Alabama is an excellent escape for fishermen of all ages. This state is overflowing with natural beauty and diverse fish habitats. With abundant wetlands in the southern portion of the state Alabama provides a rare chance for some swamp fishing. Thanks to its southern location Alabama is a year round fishing state with a nice, mild climate.
Phenomenal bass fish awaits in this state. Alabama loves its bass fishing so much it has designated eleven lakes as the Alabama Bass Trail and made the largemouth its state freshwater fish. Alabama is also proud to call itself the birthplace of bass tournaments – with the first taking place in 1968, in Mongomery. Recently a sixty-nine pounder broke the world record for landlocked striped bass in the Bankhead Reservoir!
Small and largemouth, along with spotted, striped, striped hybrid, white, yellow, rock, and shoal, make up Alabama’s diverse bass country (some call Alabama’s spotted bass the Alabama bass). Lake Logan Martin is one of the lakes of the Alabama Bass Trail, boasting sizable largemouth and spotted. Pickwick Lake is another of the famed eleven, notable for being a lake to find both smallmouth and largemouth (good for crappie too). Halawakee Creek is notorious for large shoal bass, which are Apalachicola River natives.
For the enthusiastic fisherman looking for a more unique experience, Alabama is blessed with vast wetlands that are a veritable fishing paradise. Bass thrive in Alabama’s swamps, along with catfish, and crappie. Catfish are not only found all over Alabama, but some of America’s biggest are caught here. The state record blue catfish was a pole breaking hundred and twenty pounds, and was caught in the Holt Reservoir.
Sipsey River is one of few still wild swamp rivers, and it is a unique atmosphere to troll or kayake through while fishing for bass, swamp darters, catfish, shad, and pickerel. In spite of its smaller size, the Sipsey river has proven that it is the place to land a big one, as the state striped hybrid bass record was caught there. Blackwell swamp provides good catfish, bass, and even bluegill. Beware of alligators while fishing Alabama’s wetlands though!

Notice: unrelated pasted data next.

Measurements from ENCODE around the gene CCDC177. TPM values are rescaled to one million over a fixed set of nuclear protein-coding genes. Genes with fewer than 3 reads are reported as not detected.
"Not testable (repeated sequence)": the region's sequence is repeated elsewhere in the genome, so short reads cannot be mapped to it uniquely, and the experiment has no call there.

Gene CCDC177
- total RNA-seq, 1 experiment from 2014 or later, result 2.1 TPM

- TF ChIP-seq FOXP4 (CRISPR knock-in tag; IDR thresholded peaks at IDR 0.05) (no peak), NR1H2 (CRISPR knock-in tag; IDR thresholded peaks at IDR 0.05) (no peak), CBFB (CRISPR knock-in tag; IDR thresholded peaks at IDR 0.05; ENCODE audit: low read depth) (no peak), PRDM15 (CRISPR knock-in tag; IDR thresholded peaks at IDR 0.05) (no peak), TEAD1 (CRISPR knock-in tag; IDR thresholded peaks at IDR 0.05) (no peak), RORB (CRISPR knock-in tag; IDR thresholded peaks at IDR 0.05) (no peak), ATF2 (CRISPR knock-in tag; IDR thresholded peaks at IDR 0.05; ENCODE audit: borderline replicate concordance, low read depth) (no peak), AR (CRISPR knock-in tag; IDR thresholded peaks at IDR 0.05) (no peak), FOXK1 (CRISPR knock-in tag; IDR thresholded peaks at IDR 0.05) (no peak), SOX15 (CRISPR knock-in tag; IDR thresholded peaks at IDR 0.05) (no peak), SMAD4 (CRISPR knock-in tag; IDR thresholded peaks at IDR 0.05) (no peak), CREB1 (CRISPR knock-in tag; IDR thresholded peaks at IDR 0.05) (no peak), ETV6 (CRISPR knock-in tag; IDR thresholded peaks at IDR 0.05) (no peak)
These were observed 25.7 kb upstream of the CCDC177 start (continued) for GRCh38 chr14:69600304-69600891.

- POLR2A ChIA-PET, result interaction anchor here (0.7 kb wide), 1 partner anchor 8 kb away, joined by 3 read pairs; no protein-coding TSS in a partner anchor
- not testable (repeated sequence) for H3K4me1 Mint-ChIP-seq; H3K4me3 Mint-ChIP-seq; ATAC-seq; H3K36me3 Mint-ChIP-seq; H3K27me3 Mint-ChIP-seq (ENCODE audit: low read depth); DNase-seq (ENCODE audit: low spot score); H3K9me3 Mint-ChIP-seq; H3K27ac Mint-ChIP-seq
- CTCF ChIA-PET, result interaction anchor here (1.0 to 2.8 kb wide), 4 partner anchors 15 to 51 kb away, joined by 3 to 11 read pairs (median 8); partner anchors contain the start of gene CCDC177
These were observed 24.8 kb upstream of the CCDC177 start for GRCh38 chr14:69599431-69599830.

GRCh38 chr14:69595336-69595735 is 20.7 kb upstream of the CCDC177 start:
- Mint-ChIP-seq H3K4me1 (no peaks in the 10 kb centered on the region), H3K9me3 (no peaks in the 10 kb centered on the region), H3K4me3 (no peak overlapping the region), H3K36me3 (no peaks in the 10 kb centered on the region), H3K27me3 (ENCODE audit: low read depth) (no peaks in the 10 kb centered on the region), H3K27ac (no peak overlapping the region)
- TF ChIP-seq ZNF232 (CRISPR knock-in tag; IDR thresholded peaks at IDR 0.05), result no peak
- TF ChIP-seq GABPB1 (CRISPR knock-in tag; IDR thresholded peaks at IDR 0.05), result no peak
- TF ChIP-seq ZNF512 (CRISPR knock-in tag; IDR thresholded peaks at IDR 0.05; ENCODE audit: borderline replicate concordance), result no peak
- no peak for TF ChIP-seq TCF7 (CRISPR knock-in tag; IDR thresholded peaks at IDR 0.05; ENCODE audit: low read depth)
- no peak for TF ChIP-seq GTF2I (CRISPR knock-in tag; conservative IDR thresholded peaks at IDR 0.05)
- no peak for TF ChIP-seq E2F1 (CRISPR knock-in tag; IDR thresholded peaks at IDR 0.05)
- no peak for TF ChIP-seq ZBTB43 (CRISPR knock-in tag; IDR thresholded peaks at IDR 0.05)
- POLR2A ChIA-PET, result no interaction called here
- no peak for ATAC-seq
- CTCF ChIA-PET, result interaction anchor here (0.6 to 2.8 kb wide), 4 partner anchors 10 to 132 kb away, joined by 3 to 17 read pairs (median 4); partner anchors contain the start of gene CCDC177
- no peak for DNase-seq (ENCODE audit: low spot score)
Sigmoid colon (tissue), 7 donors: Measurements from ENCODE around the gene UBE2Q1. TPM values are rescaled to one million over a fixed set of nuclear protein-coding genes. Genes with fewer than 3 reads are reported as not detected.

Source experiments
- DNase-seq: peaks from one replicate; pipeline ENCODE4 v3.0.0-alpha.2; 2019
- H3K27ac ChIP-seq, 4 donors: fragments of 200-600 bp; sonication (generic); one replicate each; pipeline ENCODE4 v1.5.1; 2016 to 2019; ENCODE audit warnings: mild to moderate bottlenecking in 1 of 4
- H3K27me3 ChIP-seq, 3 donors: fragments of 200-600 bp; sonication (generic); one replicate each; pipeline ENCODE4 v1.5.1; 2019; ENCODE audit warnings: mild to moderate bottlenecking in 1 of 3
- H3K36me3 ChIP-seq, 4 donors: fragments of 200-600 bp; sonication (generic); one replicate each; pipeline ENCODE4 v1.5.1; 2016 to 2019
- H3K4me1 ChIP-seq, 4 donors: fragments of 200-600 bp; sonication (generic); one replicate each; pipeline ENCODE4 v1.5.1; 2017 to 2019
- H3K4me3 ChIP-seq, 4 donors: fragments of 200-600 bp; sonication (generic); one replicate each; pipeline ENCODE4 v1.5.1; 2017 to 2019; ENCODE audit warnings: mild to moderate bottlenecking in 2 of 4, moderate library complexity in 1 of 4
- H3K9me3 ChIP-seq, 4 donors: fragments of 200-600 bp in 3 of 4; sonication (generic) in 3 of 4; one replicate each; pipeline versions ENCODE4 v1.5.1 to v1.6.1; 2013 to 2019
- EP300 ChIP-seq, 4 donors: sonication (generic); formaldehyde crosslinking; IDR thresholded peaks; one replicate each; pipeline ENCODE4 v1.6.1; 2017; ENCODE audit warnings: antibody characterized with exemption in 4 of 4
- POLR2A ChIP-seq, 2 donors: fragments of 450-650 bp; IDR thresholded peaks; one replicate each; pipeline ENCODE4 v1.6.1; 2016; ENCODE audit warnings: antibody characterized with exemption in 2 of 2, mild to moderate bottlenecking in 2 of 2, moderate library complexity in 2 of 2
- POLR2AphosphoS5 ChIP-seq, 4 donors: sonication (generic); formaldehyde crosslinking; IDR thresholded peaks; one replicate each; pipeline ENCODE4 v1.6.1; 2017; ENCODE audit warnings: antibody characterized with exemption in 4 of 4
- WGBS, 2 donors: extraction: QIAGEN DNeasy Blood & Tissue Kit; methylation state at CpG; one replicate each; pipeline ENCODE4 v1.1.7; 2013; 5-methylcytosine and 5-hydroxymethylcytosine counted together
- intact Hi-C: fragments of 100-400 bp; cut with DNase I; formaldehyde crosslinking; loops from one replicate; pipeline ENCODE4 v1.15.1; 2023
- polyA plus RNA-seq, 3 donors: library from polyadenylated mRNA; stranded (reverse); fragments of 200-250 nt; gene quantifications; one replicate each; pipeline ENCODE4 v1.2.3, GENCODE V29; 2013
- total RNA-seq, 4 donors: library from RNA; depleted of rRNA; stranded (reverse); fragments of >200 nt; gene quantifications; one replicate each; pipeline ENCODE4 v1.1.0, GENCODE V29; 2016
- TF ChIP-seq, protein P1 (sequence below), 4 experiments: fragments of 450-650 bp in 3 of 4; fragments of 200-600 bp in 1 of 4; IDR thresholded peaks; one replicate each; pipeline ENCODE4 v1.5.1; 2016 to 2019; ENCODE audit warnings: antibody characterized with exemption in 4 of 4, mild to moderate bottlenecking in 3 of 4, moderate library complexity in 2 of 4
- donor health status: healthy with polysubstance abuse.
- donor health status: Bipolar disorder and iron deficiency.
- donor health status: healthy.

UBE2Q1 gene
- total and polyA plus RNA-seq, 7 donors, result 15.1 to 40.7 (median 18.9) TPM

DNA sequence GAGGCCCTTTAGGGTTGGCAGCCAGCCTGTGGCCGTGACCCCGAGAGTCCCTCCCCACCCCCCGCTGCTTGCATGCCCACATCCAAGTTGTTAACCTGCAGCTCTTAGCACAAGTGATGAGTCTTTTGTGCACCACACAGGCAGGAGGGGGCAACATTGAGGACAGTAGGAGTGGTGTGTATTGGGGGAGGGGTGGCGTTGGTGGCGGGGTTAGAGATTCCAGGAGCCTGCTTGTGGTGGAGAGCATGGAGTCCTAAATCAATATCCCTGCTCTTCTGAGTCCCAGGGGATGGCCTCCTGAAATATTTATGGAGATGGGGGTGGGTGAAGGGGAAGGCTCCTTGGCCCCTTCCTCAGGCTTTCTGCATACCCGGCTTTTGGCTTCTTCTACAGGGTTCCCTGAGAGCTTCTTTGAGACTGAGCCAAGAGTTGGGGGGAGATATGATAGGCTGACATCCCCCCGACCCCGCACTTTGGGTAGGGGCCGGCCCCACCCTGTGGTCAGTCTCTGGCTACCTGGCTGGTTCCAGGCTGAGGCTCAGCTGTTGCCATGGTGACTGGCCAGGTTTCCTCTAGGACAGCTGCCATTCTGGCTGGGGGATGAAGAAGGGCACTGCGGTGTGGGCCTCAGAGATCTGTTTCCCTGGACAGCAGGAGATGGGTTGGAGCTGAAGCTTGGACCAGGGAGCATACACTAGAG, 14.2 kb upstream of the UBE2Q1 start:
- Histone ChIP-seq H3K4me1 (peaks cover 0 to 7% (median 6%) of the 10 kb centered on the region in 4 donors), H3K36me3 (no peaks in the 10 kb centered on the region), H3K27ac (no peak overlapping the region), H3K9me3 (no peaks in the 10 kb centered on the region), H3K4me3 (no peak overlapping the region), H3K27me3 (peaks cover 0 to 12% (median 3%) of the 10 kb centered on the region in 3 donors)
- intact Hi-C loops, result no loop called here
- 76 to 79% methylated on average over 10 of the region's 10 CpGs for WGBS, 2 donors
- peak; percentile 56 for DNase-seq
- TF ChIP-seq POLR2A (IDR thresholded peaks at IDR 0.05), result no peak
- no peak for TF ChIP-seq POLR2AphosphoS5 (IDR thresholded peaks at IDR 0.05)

With so much coastline Alabama allows for exceptional saltwater fishing. Awaiting in its offshore waters are amberjack, bluefish, flounder, mackerel, tuna, wahoo, snapper, sea trout, and mahi mahi. Saltwater fish are so abundant in the shore water that surf fishing is popular in Alabama.
Alabama is part of a great program that is one of, if not the largest, artificial reef installation programs in the country. Twelve thousand square miles of offshore reef has been sunk to provide fish habitats! The Mississippi Bay and Mobile Bay is part of this program. Dauphin Island is not as well known, but is great for inland saltwater fishing, especially for red snapper. Saltwater licenses are valid for seven days, annually, or for a lifetime.
Every year Alabama has a free fishing day, but if you need more then Alabama fishing licenses can be bought online, by phone. Persons age sixteen or older need to be licensed. Most recreational licenses can be bought from licensing agents. Lifetime licenses are also available. Additional saltwater registration is required by state law, but is free of charge.
Residency is proven by owning a valid Alabama state driver’s license and show proof of within-state residency for ninety days prior to applying. Ninety days of residency applies to military personnel stationed in the state, but they are exempt from needing a state driver’s license.
Whenever you head out fishing to a new place, it's always best to speak to local anglers. Use fishing forums to ask questions and learn about the most accurate and up to date conditions.